Spirited Away – Disarming Consumerism through Detail and Patience

‘The Problem’ with Popcorn Roulette is that when I ask guests to come on the show, they tend to recommend one of their favorite movies. And if my guest loves a movie, I probably think that movie is great too. Which means I often find myself in the odd position of constantly writing positive reviews.

And positive reviews are demanding! A bad review is easy. Grab one loose string and tug. Watch as the sweater untangles into a pile of yarn, and report on the damage. Crack a few jokes. You don’t even need to feel bad about it. If the movie is truly bad, then finding something wrong with it is catharsis. It feels like progress, because now we better understand how things went wrong.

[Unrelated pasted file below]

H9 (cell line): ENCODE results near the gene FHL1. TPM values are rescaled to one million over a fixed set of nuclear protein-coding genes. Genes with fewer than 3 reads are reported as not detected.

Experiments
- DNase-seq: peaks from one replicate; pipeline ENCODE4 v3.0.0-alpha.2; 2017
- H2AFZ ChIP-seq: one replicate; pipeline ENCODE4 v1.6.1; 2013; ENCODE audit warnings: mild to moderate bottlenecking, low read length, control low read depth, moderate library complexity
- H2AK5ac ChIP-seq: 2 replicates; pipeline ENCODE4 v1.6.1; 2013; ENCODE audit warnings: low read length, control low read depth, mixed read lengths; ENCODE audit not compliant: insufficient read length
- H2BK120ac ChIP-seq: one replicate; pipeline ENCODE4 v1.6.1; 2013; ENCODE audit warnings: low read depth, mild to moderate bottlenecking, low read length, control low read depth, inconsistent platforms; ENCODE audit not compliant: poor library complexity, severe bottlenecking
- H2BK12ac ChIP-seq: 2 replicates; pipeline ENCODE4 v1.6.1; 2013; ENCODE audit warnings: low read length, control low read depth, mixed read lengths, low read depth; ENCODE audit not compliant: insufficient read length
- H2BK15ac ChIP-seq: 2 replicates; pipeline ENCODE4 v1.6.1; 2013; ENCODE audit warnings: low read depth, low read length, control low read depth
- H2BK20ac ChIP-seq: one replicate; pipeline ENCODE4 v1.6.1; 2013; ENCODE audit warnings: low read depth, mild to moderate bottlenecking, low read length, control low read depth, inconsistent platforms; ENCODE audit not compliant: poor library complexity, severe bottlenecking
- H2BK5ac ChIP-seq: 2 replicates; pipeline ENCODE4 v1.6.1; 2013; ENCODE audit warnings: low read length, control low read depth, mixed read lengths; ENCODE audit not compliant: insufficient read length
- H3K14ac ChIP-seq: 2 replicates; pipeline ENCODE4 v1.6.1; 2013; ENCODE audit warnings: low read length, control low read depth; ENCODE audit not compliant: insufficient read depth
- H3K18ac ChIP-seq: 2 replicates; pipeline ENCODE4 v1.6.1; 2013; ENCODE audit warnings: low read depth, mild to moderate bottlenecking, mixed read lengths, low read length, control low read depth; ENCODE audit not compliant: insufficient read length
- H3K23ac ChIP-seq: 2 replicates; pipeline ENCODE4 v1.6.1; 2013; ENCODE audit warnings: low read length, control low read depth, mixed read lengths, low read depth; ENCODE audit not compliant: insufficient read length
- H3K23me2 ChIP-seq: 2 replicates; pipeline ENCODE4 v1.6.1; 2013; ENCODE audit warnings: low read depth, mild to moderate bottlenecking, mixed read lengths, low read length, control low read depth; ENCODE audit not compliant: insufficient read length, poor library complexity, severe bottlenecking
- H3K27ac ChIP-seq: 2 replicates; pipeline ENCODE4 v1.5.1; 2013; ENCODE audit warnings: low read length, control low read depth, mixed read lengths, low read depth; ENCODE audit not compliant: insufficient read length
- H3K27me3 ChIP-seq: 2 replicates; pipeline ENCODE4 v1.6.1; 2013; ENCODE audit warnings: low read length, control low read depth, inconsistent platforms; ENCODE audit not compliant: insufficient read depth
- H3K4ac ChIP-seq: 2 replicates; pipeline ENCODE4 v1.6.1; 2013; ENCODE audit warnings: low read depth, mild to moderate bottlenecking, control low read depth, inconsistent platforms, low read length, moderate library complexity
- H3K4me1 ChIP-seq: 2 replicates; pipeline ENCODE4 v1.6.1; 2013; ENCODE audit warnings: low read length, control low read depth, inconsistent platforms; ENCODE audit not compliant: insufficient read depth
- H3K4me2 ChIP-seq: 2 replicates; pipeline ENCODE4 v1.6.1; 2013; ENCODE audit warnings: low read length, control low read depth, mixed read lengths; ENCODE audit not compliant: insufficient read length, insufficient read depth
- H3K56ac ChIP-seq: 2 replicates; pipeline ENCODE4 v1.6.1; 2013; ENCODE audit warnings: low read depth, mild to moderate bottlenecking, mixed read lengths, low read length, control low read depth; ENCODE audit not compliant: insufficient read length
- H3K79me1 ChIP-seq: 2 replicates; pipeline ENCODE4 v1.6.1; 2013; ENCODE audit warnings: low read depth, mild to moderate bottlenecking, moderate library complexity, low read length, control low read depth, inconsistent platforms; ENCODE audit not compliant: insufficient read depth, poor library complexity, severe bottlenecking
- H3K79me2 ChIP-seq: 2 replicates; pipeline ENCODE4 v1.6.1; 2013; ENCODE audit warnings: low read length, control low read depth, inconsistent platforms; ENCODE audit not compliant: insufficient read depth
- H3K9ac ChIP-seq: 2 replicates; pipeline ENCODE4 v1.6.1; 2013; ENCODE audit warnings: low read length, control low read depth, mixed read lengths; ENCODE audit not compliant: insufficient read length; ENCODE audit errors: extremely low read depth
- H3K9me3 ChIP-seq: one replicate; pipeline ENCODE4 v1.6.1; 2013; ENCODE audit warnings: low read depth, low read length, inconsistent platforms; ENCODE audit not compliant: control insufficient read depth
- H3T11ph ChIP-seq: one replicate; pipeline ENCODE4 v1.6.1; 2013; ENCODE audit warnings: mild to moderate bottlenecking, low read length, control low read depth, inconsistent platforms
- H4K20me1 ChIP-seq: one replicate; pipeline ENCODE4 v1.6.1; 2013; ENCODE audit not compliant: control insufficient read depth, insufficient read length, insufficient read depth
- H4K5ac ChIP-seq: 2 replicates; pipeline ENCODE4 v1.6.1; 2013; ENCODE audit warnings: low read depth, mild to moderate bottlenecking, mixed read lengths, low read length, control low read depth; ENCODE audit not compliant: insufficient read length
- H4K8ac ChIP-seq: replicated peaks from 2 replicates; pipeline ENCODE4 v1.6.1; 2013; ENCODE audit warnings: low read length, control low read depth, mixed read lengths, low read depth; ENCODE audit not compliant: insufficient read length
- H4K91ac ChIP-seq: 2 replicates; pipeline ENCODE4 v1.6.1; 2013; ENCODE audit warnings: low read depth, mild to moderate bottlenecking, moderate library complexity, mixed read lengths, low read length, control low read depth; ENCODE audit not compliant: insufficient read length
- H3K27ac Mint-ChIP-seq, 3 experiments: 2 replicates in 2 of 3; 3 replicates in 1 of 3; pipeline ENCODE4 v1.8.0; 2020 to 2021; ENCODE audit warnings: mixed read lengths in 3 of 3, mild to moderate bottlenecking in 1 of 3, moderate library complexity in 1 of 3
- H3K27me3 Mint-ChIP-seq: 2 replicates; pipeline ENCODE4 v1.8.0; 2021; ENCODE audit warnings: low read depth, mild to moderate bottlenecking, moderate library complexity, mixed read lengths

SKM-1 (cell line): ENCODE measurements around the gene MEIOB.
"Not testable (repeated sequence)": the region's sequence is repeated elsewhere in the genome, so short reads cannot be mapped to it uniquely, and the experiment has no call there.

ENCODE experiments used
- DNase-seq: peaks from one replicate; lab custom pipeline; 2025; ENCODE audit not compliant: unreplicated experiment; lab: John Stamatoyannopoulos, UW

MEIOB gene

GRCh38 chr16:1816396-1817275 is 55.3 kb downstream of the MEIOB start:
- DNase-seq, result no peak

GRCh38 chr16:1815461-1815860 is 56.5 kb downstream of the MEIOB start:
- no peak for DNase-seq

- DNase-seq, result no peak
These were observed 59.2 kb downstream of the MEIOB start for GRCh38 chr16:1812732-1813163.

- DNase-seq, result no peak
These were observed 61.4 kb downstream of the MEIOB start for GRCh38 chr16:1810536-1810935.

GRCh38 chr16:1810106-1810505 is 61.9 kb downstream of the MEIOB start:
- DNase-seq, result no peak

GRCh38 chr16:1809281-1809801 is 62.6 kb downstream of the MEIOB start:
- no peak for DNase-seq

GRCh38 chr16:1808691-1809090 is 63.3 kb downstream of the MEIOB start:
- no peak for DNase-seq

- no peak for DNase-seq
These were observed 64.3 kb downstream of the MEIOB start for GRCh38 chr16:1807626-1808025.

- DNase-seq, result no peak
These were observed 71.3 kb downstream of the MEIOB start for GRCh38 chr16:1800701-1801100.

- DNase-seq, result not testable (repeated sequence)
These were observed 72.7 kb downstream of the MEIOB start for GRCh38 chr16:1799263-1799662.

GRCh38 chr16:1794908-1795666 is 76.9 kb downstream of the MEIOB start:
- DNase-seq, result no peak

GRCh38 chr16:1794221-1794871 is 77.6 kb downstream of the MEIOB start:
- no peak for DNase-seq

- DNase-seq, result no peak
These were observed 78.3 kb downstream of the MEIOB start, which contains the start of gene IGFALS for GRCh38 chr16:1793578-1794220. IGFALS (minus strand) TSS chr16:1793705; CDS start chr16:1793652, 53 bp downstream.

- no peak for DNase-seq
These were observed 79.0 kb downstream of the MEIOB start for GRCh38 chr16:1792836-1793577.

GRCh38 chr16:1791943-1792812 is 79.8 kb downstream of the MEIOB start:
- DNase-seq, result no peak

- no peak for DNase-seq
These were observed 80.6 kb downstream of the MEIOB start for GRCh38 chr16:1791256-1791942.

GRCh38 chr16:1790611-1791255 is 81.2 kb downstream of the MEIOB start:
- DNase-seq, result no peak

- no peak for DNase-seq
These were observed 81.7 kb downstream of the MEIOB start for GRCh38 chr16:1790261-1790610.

But what can you say about a nigh perfect movie like Hiyao Miyazaki’s Spirited Away that hasn’t already been said one hundred times before? In our discussion, Jon and I dug into a negative opinion from a very small minority (that the movie contains a messy Act II) and I feel bad for having done it. It’s like criticizing the perfect hamburger for being greasy. Of course it is; it’s a hamburger! It wouldn’t be as moist and savory without it! Likewise, Act II of Spirited Away features a playful story mosaic. It’s brilliant in how cohesive it is for what feels like an assortment of ‘random events’, which are in reality parables about work ethic, selflessness, and identity. And the fact that Jon and I forgot some of this in our conversation speaks multitudes about how Hayao Miyazaki layers an excellent story; one that becomes even greater in hindsight.

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